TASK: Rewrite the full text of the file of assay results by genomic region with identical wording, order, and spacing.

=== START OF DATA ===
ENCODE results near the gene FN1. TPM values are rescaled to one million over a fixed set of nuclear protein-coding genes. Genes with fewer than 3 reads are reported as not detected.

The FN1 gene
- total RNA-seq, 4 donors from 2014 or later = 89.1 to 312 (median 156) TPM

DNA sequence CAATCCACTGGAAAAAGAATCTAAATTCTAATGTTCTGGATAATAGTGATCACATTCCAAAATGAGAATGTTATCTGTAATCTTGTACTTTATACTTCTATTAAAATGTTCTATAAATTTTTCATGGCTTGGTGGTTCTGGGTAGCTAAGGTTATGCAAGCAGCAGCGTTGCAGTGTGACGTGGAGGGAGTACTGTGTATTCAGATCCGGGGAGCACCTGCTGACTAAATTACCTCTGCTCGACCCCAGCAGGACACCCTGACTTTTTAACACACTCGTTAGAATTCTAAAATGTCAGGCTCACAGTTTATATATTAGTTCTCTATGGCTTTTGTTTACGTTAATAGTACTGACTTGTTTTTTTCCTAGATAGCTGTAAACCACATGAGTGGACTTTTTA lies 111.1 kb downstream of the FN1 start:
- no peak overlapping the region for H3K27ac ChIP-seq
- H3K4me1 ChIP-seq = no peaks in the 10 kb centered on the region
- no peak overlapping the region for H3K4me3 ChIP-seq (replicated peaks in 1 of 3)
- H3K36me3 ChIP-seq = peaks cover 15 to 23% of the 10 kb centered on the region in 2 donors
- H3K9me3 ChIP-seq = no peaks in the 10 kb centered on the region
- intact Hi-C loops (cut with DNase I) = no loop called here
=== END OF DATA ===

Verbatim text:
ENCODE results near the gene FN1. TPM values are rescaled to one million over a fixed set of nuclear protein-coding genes. Genes with fewer than 3 reads are reported as not detected.

The FN1 gene
- total RNA-seq, 4 donors from 2014 or later = 89.1 to 312 (median 156) TPM

DNA sequence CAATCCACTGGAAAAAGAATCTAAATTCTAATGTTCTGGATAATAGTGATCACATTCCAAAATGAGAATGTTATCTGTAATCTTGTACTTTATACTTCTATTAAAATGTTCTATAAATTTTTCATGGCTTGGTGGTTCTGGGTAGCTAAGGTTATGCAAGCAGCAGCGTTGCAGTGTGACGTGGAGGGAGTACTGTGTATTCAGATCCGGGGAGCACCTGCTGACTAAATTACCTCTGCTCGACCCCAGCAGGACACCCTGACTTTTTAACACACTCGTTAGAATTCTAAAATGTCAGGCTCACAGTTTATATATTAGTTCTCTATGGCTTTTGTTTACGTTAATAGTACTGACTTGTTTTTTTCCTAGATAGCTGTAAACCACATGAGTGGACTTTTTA lies 111.1 kb downstream of the FN1 start:
- no peak overlapping the region for H3K27ac ChIP-seq
- H3K4me1 ChIP-seq = no peaks in the 10 kb centered on the region
- no peak overlapping the region for H3K4me3 ChIP-seq (replicated peaks in 1 of 3)
- H3K36me3 ChIP-seq = peaks cover 15 to 23% of the 10 kb centered on the region in 2 donors
- H3K9me3 ChIP-seq = no peaks in the 10 kb centered on the region
- intact Hi-C loops (cut with DNase I) = no loop called here